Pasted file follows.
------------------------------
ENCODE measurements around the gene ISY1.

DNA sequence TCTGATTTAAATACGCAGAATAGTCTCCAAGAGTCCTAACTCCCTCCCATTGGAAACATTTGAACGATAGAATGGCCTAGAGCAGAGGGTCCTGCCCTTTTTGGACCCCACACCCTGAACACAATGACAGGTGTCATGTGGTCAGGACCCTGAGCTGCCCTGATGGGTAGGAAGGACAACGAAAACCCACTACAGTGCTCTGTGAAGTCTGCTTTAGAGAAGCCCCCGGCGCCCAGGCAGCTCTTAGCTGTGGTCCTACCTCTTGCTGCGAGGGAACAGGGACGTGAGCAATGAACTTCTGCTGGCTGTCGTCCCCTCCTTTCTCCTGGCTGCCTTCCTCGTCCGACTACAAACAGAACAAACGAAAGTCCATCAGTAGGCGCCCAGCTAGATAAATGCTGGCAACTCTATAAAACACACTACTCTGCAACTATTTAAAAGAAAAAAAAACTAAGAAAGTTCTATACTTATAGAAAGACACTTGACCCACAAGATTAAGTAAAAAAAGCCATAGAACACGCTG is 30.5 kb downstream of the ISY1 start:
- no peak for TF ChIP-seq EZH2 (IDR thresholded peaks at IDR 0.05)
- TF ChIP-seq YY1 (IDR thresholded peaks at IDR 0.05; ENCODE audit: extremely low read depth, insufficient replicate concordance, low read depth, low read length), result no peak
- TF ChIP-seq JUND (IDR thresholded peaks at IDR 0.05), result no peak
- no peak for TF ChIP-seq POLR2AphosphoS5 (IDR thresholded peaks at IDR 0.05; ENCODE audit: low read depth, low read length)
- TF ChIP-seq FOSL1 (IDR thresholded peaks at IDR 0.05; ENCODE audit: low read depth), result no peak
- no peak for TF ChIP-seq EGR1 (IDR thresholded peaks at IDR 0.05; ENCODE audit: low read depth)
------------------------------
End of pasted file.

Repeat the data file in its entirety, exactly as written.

ENCODE measurements around the gene ISY1.

DNA sequence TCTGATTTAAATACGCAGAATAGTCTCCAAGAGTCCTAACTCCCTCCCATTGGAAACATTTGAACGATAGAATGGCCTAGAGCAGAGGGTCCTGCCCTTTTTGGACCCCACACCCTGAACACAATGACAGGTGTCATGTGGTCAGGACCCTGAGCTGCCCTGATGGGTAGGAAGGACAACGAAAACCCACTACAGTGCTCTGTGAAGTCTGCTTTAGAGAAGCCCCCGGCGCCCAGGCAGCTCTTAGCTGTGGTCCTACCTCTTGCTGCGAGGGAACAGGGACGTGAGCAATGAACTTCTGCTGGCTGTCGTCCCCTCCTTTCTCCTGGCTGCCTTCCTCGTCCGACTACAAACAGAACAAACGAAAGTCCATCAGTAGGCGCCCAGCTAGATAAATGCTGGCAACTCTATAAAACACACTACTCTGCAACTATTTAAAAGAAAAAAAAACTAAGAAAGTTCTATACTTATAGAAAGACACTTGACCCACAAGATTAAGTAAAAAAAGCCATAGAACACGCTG is 30.5 kb downstream of the ISY1 start:
- no peak for TF ChIP-seq EZH2 (IDR thresholded peaks at IDR 0.05)
- TF ChIP-seq YY1 (IDR thresholded peaks at IDR 0.05; ENCODE audit: extremely low read depth, insufficient replicate concordance, low read depth, low read length), result no peak
- TF ChIP-seq JUND (IDR thresholded peaks at IDR 0.05), result no peak
- no peak for TF ChIP-seq POLR2AphosphoS5 (IDR thresholded peaks at IDR 0.05; ENCODE audit: low read depth, low read length)
- TF ChIP-seq FOSL1 (IDR thresholded peaks at IDR 0.05; ENCODE audit: low read depth), result no peak
- no peak for TF ChIP-seq EGR1 (IDR thresholded peaks at IDR 0.05; ENCODE audit: low read depth)